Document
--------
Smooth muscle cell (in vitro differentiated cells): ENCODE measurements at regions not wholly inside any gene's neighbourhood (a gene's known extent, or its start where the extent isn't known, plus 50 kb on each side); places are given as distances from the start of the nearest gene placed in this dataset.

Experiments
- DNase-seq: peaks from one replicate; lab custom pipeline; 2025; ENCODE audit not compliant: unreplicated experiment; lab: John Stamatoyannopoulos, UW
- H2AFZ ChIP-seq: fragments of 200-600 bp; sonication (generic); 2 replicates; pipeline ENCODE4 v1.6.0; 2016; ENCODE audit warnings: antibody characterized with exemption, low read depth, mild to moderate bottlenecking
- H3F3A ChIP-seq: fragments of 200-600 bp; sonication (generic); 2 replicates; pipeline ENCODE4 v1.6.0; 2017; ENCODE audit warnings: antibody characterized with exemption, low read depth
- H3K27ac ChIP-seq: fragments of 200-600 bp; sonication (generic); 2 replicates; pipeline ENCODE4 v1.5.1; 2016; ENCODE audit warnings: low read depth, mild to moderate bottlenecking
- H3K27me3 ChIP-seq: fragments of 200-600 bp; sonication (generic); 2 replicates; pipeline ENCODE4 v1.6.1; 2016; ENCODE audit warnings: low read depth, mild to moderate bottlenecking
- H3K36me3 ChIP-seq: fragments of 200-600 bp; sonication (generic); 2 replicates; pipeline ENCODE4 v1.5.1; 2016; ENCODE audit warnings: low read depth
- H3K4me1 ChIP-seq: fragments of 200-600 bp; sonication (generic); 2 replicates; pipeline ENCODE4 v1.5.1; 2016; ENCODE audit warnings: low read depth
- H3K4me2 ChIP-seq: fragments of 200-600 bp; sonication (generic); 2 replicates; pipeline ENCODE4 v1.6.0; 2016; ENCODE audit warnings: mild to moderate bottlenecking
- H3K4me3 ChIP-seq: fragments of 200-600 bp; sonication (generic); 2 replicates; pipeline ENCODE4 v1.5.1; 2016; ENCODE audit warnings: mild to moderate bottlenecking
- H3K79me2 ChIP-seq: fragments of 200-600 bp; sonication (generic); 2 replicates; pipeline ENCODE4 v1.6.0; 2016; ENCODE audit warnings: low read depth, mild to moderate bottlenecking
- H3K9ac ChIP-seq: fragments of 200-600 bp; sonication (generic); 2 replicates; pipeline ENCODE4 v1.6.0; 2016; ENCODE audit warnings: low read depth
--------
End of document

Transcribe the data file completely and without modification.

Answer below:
Smooth muscle cell (in vitro differentiated cells): ENCODE measurements at regions not wholly inside any gene's neighbourhood (a gene's known extent, or its start where the extent isn't known, plus 50 kb on each side); places are given as distances from the start of the nearest gene placed in this dataset.

Experiments
- DNase-seq: peaks from one replicate; lab custom pipeline; 2025; ENCODE audit not compliant: unreplicated experiment; lab: John Stamatoyannopoulos, UW
- H2AFZ ChIP-seq: fragments of 200-600 bp; sonication (generic); 2 replicates; pipeline ENCODE4 v1.6.0; 2016; ENCODE audit warnings: antibody characterized with exemption, low read depth, mild to moderate bottlenecking
- H3F3A ChIP-seq: fragments of 200-600 bp; sonication (generic); 2 replicates; pipeline ENCODE4 v1.6.0; 2017; ENCODE audit warnings: antibody characterized with exemption, low read depth
- H3K27ac ChIP-seq: fragments of 200-600 bp; sonication (generic); 2 replicates; pipeline ENCODE4 v1.5.1; 2016; ENCODE audit warnings: low read depth, mild to moderate bottlenecking
- H3K27me3 ChIP-seq: fragments of 200-600 bp; sonication (generic); 2 replicates; pipeline ENCODE4 v1.6.1; 2016; ENCODE audit warnings: low read depth, mild to moderate bottlenecking
- H3K36me3 ChIP-seq: fragments of 200-600 bp; sonication (generic); 2 replicates; pipeline ENCODE4 v1.5.1; 2016; ENCODE audit warnings: low read depth
- H3K4me1 ChIP-seq: fragments of 200-600 bp; sonication (generic); 2 replicates; pipeline ENCODE4 v1.5.1; 2016; ENCODE audit warnings: low read depth
- H3K4me2 ChIP-seq: fragments of 200-600 bp; sonication (generic); 2 replicates; pipeline ENCODE4 v1.6.0; 2016; ENCODE audit warnings: mild to moderate bottlenecking
- H3K4me3 ChIP-seq: fragments of 200-600 bp; sonication (generic); 2 replicates; pipeline ENCODE4 v1.5.1; 2016; ENCODE audit warnings: mild to moderate bottlenecking
- H3K79me2 ChIP-seq: fragments of 200-600 bp; sonication (generic); 2 replicates; pipeline ENCODE4 v1.6.0; 2016; ENCODE audit warnings: low read depth, mild to moderate bottlenecking
- H3K9ac ChIP-seq: fragments of 200-600 bp; sonication (generic); 2 replicates; pipeline ENCODE4 v1.6.0; 2016; ENCODE audit warnings: low read depth